And I also had a hard time believing that, in 2021, a Black filmmaker would think that not being considered “political” would be the ultimate form of artistic freedom. He spends much of the movie arguing what cinema is supposed to do and how it’s supposed to function, but that sentiment ignores the fact most Black artists have been artistically successful (even if not commercially successful) precisely because they haven’t cared about those rules, that they ignored conventional wisdom, pushed the boundaries of the medium, and simply stayed true to themselves. 

Malcolm at one point says about filmmaking, “It doesn’t need a message, it just needs a heart.” This feels more like Levinson rebuking his audience and critics alike. But what happens if a movie doesn’t have a message or a heart either? Then what?

Where is Malcolm’s community? Perhaps if we had a better understanding of Malcolm in context of a larger community —which still could have been conveyed even within the confines of this one evening in this one house—we would understand why he would be so concerned with what a white person who doesn’t even know him thinks of him.

Courtesy of Netflix.

Similarly, despite Zendaya trying her best to breathe life into such a one-dimensional character, we don’t have a real sense of Marie other than she is a recovering drug addict and an unsuccessful actress. She is very good at sulking and looking wounded, but is undercut by the limits of Levinson’s writing. 

“Once you know someone is there for you and loves you, you never actually think of them. It’s not until you’re about to lose someone that you pay attention,” she says at one point, which feels like a kind of facile observation about relationships for someone who has had the kind of life experiences her character has had. Again, where is her community?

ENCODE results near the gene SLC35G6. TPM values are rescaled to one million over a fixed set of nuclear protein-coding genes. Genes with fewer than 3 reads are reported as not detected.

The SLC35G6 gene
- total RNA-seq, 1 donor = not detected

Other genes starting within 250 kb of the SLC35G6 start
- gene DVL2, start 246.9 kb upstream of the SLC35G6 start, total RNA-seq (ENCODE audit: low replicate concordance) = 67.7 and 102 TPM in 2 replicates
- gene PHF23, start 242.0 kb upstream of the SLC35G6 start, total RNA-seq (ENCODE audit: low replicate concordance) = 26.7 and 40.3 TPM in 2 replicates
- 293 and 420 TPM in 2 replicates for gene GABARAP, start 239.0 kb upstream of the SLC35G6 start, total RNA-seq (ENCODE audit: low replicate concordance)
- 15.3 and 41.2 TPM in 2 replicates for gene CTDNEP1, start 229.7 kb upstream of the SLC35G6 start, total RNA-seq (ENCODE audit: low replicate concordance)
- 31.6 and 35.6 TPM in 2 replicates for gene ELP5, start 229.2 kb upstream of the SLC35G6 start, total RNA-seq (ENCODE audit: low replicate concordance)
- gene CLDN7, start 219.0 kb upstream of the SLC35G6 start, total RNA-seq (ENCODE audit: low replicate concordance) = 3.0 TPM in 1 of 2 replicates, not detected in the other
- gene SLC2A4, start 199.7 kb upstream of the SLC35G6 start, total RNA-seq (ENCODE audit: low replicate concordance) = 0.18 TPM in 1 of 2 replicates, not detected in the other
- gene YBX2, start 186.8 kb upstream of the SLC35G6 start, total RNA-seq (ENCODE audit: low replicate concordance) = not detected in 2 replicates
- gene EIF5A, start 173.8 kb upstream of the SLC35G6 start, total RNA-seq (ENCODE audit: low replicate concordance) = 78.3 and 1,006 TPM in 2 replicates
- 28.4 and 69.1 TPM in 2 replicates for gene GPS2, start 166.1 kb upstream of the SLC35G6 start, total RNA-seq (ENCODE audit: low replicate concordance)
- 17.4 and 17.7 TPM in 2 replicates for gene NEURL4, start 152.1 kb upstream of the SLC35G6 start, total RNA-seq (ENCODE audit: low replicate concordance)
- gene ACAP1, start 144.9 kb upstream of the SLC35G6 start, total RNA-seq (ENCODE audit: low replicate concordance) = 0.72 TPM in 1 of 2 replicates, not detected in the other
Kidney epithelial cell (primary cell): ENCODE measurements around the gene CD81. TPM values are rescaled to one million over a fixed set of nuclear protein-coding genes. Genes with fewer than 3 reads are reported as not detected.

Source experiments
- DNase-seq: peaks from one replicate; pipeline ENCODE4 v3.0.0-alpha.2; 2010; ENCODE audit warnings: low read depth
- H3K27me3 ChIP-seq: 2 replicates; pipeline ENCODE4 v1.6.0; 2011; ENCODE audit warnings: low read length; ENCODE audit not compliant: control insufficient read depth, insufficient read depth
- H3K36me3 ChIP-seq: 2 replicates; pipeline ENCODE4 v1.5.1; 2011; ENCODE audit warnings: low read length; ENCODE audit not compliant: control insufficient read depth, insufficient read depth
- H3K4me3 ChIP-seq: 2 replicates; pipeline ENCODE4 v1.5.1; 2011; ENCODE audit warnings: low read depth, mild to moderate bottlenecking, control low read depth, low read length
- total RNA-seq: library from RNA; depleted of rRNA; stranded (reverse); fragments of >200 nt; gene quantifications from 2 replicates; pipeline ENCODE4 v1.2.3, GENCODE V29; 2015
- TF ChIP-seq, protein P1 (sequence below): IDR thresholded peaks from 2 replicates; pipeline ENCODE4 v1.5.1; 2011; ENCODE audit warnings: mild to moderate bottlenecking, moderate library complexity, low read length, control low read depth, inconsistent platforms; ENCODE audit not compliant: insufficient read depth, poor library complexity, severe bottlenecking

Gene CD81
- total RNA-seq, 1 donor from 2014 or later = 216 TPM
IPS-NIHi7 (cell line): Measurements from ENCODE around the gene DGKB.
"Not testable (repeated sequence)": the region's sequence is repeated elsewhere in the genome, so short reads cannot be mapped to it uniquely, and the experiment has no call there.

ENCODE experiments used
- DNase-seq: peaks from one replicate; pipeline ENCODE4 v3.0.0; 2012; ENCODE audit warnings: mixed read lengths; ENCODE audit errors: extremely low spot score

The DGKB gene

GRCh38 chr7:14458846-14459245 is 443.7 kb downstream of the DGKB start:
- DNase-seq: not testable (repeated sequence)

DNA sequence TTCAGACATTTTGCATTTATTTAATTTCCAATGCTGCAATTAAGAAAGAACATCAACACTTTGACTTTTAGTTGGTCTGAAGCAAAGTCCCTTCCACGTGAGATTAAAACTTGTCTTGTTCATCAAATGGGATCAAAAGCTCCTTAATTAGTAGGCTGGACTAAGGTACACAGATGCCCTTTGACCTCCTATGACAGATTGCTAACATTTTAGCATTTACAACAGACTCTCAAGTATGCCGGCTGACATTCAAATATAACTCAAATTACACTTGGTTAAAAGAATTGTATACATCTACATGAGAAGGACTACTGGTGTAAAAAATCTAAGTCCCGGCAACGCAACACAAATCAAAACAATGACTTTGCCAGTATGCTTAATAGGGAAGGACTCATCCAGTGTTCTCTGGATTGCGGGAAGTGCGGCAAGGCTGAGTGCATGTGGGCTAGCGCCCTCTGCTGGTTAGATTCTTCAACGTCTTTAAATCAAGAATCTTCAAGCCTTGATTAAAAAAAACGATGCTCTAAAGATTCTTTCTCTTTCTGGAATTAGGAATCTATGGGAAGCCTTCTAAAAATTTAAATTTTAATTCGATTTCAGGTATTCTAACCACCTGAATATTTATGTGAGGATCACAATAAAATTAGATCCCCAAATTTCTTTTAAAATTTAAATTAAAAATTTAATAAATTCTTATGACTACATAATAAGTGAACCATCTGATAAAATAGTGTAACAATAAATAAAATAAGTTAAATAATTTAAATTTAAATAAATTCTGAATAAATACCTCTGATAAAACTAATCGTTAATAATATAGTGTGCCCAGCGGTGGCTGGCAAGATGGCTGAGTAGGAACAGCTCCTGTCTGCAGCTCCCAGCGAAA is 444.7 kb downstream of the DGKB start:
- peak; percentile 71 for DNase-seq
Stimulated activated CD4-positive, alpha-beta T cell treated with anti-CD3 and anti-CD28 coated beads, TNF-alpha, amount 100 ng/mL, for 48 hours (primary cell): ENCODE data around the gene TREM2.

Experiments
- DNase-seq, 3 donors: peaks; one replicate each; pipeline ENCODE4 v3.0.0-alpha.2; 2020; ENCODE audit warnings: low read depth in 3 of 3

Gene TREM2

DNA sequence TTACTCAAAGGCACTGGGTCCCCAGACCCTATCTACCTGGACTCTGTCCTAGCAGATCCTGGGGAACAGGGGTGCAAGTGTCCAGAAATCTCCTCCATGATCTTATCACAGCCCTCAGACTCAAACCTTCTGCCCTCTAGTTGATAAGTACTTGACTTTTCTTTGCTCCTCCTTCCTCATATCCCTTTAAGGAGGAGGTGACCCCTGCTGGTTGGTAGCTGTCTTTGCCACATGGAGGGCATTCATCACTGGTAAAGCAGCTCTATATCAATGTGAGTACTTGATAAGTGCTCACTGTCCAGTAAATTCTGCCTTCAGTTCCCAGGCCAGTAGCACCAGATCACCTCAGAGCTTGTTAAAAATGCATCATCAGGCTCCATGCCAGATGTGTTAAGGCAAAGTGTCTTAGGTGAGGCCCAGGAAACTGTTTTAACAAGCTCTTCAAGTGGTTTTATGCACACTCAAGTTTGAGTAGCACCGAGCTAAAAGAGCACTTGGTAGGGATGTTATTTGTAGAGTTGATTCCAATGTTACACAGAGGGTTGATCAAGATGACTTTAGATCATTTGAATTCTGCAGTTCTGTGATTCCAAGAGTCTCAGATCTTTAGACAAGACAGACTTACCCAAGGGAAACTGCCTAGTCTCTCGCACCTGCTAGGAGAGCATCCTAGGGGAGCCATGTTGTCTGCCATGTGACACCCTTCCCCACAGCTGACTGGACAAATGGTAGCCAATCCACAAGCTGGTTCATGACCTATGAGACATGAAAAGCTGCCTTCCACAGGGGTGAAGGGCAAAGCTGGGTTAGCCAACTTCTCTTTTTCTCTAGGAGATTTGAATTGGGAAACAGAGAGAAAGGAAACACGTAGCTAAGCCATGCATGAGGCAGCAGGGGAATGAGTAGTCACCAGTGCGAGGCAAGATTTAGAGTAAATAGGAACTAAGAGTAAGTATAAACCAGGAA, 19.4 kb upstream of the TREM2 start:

It’s almost as if Levinson is afraid to let things breathe. He has filled the film to the brim with reams of monologues because he doesn’t seem to fully trust that sometimes silence and body language can say more than what endless rants can. And also, who actually speaks solely in monologues? At no point do Malcolm and Marie talk over each other or interrupt each other or stumble over their words. The effect comes across as overly formal and not really believable.

One of the few effective sequences in the film is when the camera steadily holds on Malcolm’s face, looking tired and vulnerable, as he tells Marie he loves her, not because he needs her, but simply because he does. Marie silently listens and reacts, holding his gaze while she sits in a bathtub, close to tears but not crying. 

It’s one of the only emotionally resonant parts in the film, one of the only parts in this nearly two-hour film that gives even remotely a sense that these are two people who have loved each other for five years, who have a sense of history that goes past this endless evening. However, it’s a brief moment, and the movie slips right back into more monologues, more mansplaining, more makeout sessions and more emotional cruelty. I suppose Malcolm’s endless rants are supposed to make him seem passionate and committed to his art but given Washington’s overly self-conscious delivery, it comes across as forced and shallow.

I am honestly not sure what we’re supposed to take away from this movie. It’s clearly paying homage to other films in the “Heterosexual Couples Yell At Each Other” genre, most notably Who’s Afraid of Virginia Woolf and Faces—both of which have better performances and better writing. 

And Levinson is trying to make some muddled— and frankly outdated points— about what it means to be a Black artist working within a field that remains largely white and male. But ultimately both Malcolm and Marie feel less like flesh-and-blood artists trying to work out what they mean to each other as both lovers and collaborators and more like mouthpieces for Levinson to lash out against critics and the very function of criticism itself.

is a freelance writer for The TRiiBE.